The Macro Problem of Microtransactions: The Self-Regulatory Challenges of Video Game Loot Boxes

Business Horizons, Forthcoming

28 Pages Posted: 14 Jan 2019

See all articles by Matthew McCaffrey

Matthew McCaffrey

University of Manchester - Manchester Business School

Date Written: 2019

Abstract

The video game industry has ignited a global controversy surrounding microtransactions in gaming, especially the use of “loot boxes” — randomized rewards with potential real-world value. Consumers and legislators are calling for the regulation of these revenue models on the grounds that they are unfair, predatory, or types of gambling. This paper examines the controversy from a management perspective. It first considers current regulatory responses to the controversy and what they mean for business practice. It then explains ongoing industry-level and firm-level attempts to self-regulate to placate consumers and governments. These tactics highlight a wide range of broader strategies that game developers and other stakeholders can pursue to improve customer relations and more publicly signal their commitment to self-regulation and to avoiding consumer harm. Yet they can also apply more broadly than video games, especially to firms that offer controversial products or services that do not yet fit within current regulatory frameworks.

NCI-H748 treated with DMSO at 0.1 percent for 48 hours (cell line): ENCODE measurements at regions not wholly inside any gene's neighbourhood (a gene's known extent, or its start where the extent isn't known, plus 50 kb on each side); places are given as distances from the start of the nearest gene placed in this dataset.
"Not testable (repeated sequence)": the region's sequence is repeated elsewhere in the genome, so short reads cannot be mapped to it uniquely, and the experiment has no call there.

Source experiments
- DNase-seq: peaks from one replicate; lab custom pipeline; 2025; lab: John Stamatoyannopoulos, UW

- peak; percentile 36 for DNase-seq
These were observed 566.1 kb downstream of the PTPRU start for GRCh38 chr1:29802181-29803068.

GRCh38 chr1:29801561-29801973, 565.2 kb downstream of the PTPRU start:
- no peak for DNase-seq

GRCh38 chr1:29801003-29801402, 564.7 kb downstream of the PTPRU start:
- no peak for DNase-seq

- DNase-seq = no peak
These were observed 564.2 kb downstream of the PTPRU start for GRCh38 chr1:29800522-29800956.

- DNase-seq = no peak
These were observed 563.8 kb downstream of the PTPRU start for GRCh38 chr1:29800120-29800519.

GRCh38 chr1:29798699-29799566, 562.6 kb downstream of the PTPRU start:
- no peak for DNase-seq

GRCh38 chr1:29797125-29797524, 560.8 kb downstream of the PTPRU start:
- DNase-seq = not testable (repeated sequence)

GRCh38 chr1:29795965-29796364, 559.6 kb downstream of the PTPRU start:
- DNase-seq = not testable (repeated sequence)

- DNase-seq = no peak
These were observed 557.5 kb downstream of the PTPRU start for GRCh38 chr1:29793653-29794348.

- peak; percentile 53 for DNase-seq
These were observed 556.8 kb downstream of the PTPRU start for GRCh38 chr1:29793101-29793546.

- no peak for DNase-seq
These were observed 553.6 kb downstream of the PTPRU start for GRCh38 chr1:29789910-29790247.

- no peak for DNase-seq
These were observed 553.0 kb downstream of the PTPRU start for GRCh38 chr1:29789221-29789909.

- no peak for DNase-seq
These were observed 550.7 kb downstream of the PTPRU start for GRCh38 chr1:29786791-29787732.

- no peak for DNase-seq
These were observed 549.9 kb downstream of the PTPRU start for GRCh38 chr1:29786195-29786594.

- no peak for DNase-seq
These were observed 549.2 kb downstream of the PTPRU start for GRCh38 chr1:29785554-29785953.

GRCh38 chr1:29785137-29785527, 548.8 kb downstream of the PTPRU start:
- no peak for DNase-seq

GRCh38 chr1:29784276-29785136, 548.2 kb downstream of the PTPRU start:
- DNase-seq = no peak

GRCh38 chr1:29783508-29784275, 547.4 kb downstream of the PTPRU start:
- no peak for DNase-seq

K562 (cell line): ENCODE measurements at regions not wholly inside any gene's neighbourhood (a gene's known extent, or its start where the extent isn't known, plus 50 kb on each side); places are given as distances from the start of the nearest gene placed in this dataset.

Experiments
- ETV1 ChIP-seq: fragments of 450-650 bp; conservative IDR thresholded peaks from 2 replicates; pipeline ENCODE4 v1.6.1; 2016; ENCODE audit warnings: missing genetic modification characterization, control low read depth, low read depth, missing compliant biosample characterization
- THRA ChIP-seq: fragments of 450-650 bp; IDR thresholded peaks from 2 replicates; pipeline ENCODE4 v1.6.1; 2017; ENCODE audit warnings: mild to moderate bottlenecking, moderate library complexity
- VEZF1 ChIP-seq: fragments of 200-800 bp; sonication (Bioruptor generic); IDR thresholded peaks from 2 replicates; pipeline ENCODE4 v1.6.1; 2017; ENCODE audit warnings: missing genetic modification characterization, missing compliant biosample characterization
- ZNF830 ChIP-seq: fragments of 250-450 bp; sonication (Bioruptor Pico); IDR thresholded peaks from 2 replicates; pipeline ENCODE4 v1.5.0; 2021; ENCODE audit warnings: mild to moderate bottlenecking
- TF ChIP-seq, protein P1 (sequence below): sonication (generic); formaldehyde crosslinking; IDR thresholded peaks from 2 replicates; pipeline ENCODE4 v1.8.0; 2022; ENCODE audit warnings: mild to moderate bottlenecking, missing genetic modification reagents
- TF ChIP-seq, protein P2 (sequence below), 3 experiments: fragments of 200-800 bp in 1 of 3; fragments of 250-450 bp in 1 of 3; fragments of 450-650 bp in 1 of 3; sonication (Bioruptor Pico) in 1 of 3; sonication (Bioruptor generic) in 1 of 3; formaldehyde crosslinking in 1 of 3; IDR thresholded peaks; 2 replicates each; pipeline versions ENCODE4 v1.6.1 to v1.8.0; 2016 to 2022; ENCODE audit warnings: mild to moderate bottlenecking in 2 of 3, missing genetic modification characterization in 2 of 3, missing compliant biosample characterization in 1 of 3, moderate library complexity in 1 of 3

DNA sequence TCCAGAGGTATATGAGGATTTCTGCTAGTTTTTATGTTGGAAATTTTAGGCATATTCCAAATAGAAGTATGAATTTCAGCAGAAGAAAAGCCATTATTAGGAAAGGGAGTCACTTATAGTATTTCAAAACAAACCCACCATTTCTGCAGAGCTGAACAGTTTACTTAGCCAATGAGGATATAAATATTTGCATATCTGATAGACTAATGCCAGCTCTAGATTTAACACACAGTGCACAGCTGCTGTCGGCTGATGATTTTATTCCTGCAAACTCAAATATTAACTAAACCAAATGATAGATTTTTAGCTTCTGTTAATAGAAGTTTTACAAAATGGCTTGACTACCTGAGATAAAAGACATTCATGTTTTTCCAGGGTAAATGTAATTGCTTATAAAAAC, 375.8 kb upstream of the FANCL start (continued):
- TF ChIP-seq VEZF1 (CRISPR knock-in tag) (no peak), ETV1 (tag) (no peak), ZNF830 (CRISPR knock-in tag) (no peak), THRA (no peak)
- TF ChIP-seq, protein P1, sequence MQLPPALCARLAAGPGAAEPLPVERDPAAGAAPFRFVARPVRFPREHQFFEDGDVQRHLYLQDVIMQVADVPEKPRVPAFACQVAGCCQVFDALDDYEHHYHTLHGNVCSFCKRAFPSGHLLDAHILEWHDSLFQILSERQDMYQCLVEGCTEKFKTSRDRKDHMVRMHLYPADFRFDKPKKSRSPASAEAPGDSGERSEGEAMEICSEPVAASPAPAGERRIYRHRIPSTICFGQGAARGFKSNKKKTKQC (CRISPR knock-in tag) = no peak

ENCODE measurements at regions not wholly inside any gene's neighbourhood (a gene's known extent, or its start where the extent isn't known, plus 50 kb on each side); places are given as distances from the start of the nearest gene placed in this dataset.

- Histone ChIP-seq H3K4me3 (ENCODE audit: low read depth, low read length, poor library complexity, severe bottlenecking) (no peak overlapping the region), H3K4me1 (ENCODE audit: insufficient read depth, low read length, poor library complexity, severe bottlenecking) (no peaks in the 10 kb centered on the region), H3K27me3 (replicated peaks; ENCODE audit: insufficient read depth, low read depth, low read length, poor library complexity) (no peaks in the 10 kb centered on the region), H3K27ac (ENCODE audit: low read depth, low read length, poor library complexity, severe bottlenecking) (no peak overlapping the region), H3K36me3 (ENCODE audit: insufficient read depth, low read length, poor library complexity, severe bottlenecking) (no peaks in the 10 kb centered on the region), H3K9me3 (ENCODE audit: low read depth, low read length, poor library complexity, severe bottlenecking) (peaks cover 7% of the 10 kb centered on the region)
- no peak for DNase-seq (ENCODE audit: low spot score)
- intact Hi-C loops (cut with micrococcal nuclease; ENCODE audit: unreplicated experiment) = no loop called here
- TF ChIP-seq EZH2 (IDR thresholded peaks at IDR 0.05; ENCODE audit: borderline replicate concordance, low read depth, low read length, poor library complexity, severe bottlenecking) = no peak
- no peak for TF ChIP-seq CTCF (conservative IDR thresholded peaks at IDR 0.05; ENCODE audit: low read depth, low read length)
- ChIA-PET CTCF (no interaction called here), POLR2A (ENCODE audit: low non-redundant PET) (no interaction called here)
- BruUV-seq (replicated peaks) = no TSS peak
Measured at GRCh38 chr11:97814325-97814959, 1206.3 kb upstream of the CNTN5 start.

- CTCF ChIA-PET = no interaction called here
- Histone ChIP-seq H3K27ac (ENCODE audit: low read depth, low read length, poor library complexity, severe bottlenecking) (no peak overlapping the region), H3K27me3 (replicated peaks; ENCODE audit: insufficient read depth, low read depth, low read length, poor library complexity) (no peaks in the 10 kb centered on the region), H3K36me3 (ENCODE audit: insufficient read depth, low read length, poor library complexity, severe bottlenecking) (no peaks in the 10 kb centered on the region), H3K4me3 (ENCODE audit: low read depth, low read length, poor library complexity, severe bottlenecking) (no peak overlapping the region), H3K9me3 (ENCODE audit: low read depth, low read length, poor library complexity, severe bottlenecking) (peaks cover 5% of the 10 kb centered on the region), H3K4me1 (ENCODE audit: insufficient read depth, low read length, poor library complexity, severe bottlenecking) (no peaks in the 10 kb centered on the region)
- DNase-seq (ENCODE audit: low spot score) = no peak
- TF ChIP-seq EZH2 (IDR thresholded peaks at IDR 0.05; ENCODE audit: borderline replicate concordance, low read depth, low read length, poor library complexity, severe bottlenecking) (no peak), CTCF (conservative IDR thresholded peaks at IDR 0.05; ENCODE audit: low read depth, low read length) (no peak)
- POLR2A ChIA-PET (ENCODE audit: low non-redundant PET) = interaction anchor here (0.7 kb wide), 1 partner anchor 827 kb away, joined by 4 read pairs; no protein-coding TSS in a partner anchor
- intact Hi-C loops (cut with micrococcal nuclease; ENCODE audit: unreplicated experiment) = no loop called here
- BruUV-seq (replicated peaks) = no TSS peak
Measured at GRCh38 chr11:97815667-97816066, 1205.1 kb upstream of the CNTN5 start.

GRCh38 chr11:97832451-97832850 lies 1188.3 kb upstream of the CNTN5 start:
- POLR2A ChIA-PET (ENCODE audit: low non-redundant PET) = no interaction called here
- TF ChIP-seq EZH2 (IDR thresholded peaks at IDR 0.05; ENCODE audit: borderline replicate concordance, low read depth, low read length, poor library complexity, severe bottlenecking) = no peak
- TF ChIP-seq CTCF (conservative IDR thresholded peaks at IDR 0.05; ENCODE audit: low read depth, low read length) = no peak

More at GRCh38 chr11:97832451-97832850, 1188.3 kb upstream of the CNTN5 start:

Keywords: Video Games, Microtransactions, Loot Boxes, Government Regulation, Self-Regulation, Electronic Arts

JEL Classification: I18, K20, L38, L82, M38, Z11, Z18

Suggested Citation

McCaffrey, Matthew, The Macro Problem of Microtransactions: The Self-Regulatory Challenges of Video Game Loot Boxes (2019). Business Horizons, Forthcoming. Available at SSRN: https://ssrn.com/abstract=3309612

Matthew McCaffrey (Contact Author)

University of Manchester - Manchester Business School ( email )

United Kingdom

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